One of my surly pre-teen daughters and I had a bit of a “come to Jesus” meeting this weekend. Or as my father would put it, “an eyeball gathering.” I had made a list of chores that needed to be done, and then my daughters and I took turns choosing items to do from the list. We each ended up with three items ranging from taking the trash out to folding the laundry to doing the dishes.
To try to keep the kids from getting overwhelmed, I broke garbage detail into two steps – taking all the trash from the house out to the big green can was one step, and then taking the can out to the curb was the other. I did the same on laundry, only I broke it into even more steps (take the dirty laundry to the laundry room was one, sorting it was two, move things from the washer to the dryer, etc., was three, and four was haul it back upstairs, and finally, five was fold it/put it away). I thought I would be more likely to get voluntary compliance if each chore was divided into manageable pieces – rather like eating the elephant one bite at a time.
One child – who shall remain nameless in order to protect the guilty, in case she ever reads this – selected “moving things between the washer and dryer” as one of her chores. However, silly me! I forgot to add “load the washer” on the chore list, and this delightful (is the sarcasm coming through?) youngster was quick to point out my error. I tried to explain that you can hardly move clothes out of the washer, over to the dryer, if you don’t put anything in the washer first, can you? I apologized for not putting it on the list, but honestly – did I really have to? If I have to do that, then why don’t I just go ahead and put “put detergent in washer” and “push start button” on the list, too?!?
We were going back and forth like that and I was getting more and more frustrated (funny how kids can do that to you!). I finally just explained that there are certain universal rules that apply to every group, whether you are talking about a pack of wolves, a colony of bees, a company, or a family unit.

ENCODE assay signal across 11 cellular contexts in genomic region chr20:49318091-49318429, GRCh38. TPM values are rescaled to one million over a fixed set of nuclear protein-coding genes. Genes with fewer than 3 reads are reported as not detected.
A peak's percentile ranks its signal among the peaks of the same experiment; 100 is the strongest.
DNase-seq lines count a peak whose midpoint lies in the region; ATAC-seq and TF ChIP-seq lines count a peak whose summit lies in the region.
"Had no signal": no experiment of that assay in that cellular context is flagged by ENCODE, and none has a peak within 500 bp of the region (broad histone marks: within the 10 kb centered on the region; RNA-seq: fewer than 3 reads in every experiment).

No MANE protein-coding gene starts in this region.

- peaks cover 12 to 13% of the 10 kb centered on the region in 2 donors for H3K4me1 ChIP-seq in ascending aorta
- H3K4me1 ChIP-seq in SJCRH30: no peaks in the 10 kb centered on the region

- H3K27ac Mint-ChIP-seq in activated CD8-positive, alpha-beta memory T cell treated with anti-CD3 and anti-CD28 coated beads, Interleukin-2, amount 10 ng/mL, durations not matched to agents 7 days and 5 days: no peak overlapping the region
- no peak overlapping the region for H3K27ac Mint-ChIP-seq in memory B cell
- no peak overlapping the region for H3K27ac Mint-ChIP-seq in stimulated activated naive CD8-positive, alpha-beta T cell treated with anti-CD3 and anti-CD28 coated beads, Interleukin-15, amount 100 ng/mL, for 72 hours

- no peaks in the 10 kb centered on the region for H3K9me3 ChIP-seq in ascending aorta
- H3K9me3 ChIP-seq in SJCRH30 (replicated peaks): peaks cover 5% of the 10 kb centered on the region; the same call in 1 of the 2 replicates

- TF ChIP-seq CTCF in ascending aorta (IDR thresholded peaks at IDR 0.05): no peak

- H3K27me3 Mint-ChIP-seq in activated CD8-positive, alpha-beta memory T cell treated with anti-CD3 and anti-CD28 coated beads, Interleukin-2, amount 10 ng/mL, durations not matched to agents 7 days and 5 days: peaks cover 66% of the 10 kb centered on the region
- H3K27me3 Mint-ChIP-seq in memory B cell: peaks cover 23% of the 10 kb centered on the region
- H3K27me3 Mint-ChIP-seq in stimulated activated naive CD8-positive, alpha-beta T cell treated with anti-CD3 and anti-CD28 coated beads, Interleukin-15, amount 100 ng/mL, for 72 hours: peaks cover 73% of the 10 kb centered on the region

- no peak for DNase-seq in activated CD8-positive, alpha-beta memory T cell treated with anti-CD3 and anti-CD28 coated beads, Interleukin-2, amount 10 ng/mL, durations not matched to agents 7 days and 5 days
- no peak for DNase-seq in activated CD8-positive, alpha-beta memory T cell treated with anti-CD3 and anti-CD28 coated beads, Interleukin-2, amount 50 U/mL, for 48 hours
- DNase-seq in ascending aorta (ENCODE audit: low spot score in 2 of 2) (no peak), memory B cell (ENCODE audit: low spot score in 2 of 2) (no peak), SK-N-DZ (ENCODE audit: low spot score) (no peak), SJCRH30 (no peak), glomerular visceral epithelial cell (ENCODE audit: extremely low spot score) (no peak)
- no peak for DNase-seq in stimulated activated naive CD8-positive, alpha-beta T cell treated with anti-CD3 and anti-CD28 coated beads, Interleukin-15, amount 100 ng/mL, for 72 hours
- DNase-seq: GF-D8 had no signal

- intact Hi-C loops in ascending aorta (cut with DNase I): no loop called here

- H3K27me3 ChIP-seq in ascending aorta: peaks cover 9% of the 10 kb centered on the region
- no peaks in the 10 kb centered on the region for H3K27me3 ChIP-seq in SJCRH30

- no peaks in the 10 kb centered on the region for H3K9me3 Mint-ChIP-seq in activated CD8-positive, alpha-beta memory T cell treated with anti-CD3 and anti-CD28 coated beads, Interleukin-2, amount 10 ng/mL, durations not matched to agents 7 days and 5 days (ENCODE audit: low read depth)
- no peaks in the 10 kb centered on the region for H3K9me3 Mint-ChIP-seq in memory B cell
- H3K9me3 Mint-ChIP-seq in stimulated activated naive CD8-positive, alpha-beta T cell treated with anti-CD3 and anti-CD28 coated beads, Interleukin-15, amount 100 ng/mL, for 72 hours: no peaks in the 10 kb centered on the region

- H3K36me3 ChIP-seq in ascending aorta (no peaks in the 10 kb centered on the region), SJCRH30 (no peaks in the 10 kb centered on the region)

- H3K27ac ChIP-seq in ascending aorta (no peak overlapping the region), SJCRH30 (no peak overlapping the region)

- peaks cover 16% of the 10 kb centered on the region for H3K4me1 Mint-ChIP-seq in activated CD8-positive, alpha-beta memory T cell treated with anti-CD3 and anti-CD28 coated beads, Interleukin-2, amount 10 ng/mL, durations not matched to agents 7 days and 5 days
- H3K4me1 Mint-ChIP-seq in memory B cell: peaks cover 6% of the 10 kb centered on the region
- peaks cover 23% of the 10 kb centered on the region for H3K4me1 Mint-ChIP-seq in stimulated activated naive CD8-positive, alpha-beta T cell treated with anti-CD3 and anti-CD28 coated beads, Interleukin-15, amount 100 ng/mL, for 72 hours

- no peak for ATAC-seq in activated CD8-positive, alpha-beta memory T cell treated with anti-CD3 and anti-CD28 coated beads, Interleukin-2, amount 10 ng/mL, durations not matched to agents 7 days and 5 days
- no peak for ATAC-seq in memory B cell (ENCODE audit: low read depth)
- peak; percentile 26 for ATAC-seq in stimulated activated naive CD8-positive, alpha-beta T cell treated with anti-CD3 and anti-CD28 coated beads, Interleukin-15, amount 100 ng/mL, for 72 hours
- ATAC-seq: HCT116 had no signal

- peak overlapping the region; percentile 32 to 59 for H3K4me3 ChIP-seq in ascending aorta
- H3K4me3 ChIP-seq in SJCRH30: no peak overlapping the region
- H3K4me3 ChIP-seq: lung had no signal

Rule 1 is that all members of the group have to pull their share of the load for the betterment of the group as a whole. Not all wolves hunt, but the ones who don’t, help care for the young, or keep watch over the pack. All bees collect pollen for the use of the whole hive, and any who don’t, are caring for the colony’s larvae and the hive itself. Employees work to make a profit for their company, so that it can stay in business and will be able to keep paying them, so that they can pay for their homes, groceries, etc., and so on.
Rule 2 is that there is always a leader, whether it’s the alpha wolf, the queen bee, the boss, or the parent. And Rule 3, if you don’t pull your fair share of the weight, the entire group suffers and you are punished as a result. The wolves don’t eat, the drones are driven from the hive, poor-performing employees are fired, kids get grounded or put on restriction or parents get reported to DCFS, etc., etc. It’s just the way the world works, and there is no escaping it.
I was feeling kind of proud of myself for explaining things so logically, and tying household chores into life lessons that would, hopefully, serve my girl for the rest of her life. I was quickly deflated, however, when she said, “Yes, but why do I have to do it? Why me?”
Which brings me to my real point: why me? Why any of us? There are a lot of mysteries in life that I have not resolved, and a lot of questions for which I have no answers. But this question of “why me” is one I actually think I might have figured out. The answer is: why not me? Everybody has something. If you ever meet anyone who looks like they don’t, it’s just because you haven’t figured out what their “something” is yet. Because trust me – everybody has something.
So when I feel myself succumbing to a bit of a Pity Party and I start thinking, “Why do I have to have a kid with autism?” or “Why do I have to get a divorce?” or “Why did my sewer have to back up and flood the basement?” or even “Why do I have to weigh 35 lbs. more than I want to?” I just remind myself, “Why not me?” What makes me so special that I should be exempt from any problem in particular, or from problems in general? There is always someone else who has it worse, so shouldn’t I be willing to shoulder my share of the load -- out of gratitude that I am not that someone having it worse, if nothing else? Shouldn’t we all be willing to step up when it’s our turn?
My explanation for “why her” didn’t convince my Little Miss that she should just put the laundry in the washing machine and start it, unfortunately. There was w – a – y more drama after that (heavy sigh!). It was just another day in my house, that's all. Why not? ;)
The One Where Blake Makes a Mistake
2 months ago